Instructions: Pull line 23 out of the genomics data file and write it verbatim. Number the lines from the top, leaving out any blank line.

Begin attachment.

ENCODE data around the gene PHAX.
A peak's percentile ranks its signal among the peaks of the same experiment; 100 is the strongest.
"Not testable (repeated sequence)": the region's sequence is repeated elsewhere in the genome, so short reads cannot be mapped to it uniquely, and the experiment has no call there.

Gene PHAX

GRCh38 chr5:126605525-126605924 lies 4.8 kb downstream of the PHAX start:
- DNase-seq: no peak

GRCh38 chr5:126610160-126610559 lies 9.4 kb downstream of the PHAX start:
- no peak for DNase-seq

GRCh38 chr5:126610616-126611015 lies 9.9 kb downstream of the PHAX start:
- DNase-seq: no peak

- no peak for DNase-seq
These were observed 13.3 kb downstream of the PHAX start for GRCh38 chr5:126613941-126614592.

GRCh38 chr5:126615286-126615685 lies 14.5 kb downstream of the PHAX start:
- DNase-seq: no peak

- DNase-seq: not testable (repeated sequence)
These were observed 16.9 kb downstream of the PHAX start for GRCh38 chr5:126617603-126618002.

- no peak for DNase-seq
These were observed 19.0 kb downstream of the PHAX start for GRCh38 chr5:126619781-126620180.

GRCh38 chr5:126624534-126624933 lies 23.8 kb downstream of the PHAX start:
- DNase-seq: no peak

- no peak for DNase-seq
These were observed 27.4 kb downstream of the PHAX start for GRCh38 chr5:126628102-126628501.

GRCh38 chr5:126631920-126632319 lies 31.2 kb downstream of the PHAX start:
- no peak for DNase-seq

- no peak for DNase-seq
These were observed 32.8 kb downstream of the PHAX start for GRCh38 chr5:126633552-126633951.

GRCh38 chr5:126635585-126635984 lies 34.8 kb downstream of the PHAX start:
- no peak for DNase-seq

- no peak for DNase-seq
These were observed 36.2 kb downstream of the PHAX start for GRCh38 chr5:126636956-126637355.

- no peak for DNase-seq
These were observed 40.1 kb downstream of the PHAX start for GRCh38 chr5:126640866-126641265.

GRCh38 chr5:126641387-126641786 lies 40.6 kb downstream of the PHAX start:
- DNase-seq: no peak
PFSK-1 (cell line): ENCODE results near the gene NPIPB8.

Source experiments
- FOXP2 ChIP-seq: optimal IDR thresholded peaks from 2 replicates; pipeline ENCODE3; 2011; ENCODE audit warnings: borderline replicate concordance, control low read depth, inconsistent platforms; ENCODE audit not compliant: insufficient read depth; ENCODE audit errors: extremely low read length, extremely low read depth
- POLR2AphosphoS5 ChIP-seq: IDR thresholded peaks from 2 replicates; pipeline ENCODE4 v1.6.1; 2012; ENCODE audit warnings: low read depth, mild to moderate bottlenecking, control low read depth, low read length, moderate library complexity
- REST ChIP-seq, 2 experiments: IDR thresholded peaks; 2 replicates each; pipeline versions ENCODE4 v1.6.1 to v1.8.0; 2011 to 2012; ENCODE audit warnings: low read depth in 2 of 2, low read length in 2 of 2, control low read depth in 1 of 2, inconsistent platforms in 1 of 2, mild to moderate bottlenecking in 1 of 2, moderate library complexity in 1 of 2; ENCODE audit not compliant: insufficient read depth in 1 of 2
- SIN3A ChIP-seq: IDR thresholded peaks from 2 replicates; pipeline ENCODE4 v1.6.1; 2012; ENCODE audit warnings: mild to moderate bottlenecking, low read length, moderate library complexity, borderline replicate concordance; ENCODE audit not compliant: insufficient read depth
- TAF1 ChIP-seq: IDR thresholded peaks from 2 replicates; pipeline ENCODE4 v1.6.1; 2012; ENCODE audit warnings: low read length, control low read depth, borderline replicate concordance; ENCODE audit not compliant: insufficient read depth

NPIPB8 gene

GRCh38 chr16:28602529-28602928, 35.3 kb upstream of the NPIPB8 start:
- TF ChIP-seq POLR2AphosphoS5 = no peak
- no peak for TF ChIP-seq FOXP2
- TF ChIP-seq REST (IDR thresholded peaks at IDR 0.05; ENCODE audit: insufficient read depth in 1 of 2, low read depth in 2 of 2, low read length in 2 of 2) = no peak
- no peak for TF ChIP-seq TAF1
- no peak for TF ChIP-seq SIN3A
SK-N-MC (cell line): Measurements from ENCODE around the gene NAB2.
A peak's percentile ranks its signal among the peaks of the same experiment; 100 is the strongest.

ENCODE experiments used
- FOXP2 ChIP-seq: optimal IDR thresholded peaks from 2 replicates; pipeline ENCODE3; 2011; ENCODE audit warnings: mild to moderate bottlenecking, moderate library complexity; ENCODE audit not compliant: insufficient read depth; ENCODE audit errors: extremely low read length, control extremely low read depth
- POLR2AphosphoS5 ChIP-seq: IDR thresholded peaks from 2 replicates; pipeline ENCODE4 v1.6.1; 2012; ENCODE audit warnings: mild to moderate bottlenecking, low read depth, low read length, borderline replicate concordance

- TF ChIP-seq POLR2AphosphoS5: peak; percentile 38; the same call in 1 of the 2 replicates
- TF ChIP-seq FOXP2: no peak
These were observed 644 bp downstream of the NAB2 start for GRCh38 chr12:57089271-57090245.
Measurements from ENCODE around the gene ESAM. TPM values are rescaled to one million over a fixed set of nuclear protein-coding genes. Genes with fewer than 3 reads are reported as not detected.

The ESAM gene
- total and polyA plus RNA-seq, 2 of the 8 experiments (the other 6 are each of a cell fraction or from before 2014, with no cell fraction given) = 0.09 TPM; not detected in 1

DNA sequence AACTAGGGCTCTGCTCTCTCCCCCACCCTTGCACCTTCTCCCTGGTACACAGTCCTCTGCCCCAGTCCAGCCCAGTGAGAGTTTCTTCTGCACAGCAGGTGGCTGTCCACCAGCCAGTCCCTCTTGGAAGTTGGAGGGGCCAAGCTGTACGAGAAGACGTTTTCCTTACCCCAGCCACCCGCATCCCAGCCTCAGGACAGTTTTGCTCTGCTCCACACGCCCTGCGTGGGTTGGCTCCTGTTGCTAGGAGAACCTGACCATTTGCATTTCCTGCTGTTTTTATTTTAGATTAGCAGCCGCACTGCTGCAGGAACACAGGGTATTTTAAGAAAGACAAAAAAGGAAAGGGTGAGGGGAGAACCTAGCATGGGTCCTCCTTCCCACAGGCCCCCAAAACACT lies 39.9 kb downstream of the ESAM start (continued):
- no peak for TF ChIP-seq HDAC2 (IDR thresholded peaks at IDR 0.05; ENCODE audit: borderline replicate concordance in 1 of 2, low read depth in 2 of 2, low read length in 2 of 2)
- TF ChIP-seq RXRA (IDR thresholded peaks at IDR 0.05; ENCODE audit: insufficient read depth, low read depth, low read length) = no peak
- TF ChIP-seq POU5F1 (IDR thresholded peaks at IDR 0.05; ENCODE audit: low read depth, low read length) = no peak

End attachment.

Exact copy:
GRCh38 chr5:126631920-126632319 lies 31.2 kb downstream of the PHAX start: